Alaska Air's Cash Burn Ticks Higher as More Cuts Loom

Alaska Air Group's (NYSE: ALK) cash burn increased in September compared to August and is expected to grow higher still in October, but the airline is taking steps to bring down costs to weather the coronavirus crisis.

In a regulatory filing on Tuesday, Alaska Air said September cash burn increased to $117 million as improved cash bookings failed to offset incremental additional flying and increased debt service payments. The company expects to burn through $125 million in October, and that assumes that flight demand will improve slightly during the month.

An Alaska Air 737 on the runway.

Image source: Alaska Air Group.

Airlines have been losing money since the onset of the coronavirus pandemic. With travel demand expected to take years to return to normal, the companies are scrambling to lower costs.

Alaska's total revenue for September was down 66% year over year, which was better than August's 72% decline. The airline expects flying to be down about 40% in the fourth quarter versus last year, but admitted that estimate might not hold.

"The public health and economic crises resulting from the outbreak of COVID-19 has had an unprecedented impact on our business," the airline wrote in the filing. "We are uncertain what shape the recovery will take, and we are continuously monitoring trends in demand to determine our capacity decisions as the situation unfolds."

On Oct. 1, the company furloughed about 400 employees, mostly flight attendants, but was able to avoid more-significant furloughs because more than 4,000 workers agreed to extended leaves of absence.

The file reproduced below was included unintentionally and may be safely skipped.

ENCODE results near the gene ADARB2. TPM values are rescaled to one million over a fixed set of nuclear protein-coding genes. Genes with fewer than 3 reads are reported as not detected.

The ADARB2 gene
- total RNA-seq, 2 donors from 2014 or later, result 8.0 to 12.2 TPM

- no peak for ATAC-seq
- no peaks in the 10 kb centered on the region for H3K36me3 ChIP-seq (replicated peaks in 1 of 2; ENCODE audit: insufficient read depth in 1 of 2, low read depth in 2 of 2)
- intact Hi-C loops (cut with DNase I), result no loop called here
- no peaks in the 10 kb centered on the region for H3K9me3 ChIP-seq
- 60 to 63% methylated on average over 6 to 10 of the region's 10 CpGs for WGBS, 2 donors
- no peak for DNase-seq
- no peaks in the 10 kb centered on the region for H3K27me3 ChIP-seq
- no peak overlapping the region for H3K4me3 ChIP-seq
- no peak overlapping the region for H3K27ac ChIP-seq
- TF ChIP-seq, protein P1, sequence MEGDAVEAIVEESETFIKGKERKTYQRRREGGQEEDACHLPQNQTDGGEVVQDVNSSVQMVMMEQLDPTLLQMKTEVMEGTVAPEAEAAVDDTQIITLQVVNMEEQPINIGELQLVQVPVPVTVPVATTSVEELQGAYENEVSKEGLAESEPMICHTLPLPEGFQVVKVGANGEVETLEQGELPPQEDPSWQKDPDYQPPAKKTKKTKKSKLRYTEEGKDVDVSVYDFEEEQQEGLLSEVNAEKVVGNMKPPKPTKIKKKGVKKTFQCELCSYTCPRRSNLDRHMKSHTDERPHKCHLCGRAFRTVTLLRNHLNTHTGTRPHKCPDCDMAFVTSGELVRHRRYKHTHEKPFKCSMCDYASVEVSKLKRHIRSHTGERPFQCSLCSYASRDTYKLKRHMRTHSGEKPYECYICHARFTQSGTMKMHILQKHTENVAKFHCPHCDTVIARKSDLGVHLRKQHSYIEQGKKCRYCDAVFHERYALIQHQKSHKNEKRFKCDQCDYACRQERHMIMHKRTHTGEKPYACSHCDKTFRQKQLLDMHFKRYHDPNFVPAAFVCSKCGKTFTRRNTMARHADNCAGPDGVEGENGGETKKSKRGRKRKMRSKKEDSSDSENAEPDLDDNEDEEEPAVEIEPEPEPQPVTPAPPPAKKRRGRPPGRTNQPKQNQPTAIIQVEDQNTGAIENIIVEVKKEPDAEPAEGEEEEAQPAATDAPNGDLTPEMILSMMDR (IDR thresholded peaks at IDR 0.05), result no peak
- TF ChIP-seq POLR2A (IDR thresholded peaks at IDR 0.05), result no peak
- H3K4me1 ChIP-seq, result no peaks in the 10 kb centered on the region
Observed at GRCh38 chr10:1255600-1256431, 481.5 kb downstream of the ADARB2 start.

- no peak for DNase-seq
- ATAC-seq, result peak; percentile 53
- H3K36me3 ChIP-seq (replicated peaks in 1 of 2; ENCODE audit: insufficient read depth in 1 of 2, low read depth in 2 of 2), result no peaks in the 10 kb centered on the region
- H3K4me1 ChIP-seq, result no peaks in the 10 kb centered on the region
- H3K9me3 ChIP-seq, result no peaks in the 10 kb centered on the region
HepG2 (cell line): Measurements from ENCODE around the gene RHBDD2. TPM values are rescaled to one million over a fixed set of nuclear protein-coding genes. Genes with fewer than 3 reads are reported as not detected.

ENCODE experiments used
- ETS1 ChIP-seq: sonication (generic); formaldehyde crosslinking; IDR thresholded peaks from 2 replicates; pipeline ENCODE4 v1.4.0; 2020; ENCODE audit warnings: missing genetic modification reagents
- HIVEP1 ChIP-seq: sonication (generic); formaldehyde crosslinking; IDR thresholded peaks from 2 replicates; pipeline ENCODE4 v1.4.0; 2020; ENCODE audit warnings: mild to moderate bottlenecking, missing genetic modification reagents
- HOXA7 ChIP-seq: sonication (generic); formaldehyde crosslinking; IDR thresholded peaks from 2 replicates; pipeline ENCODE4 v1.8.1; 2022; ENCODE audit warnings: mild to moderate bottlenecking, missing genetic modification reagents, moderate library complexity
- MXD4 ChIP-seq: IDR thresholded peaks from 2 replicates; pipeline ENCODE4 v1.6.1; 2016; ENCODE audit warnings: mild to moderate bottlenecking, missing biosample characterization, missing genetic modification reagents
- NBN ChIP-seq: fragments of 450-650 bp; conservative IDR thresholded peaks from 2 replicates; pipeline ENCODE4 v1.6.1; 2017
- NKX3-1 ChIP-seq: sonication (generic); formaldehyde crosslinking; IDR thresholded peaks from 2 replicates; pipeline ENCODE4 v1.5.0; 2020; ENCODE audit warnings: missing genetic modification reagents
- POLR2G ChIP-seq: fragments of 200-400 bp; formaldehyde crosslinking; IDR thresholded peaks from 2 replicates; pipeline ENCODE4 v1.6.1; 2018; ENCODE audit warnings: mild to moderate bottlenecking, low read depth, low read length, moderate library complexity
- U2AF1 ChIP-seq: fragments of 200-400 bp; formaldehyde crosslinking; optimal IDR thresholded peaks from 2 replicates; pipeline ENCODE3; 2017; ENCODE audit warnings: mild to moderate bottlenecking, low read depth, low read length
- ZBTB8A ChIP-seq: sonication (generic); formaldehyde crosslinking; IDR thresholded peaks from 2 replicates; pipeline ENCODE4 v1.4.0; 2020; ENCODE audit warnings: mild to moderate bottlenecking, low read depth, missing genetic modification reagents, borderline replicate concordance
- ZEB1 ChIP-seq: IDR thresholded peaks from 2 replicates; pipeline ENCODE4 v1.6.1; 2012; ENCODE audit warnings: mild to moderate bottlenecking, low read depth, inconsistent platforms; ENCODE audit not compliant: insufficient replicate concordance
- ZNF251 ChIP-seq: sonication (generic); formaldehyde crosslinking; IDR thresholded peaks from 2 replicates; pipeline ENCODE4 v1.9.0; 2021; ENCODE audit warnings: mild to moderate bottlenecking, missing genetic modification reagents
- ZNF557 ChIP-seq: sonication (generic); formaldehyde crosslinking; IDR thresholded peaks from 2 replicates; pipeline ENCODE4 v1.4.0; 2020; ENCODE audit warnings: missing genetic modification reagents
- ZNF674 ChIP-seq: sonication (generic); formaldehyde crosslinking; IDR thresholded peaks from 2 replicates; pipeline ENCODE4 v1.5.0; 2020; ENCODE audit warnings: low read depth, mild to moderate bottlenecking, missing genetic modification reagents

As of Oct. 9, the airline had cash and equivalents totaling $3.6 billion. Alaska Air in September finalized an agreement with the U.S. Treasury to borrow up to $1.9 billion under the CARES Act, and so far has drawn $135 million from that total.

10 stocks we like better than Alaska Air Group
When investing geniuses David and Tom Gardner have a stock tip, it can pay to listen. After all, the newsletter they have run for over a decade, Motley Fool Stock Advisor, has tripled the market.*

David and Tom just revealed what they believe are the ten best stocks for investors to buy right now... and Alaska Air Group wasn't one of them! That's right -- they think these 10 stocks are even better buys.

See the 10 stocks

*Stock Advisor returns as of September 24, 2020

Lou Whiteman has no position in any of the stocks mentioned. The Motley Fool recommends Alaska Air Group. The Motley Fool has a disclosure policy.

The views and opinions expressed herein are the views and opinions of the author and do not necessarily reflect those of Nasdaq, Inc.

In This Story


Latest Markets Videos

The Motley Fool

Founded in 1993 in Alexandria, VA., by brothers David and Tom Gardner, The Motley Fool is a multimedia financial-services company dedicated to building the world's greatest investment community. Reaching millions of people each month through its website, books, newspaper column, radio show, television appearances, and subscription newsletter services, The Motley Fool champions shareholder values and advocates tirelessly for the individual investor. The company's name was taken from Shakespeare, whose wise fools both instructed and amused, and could speak the truth to the king -- without getting their heads lopped off.

Learn More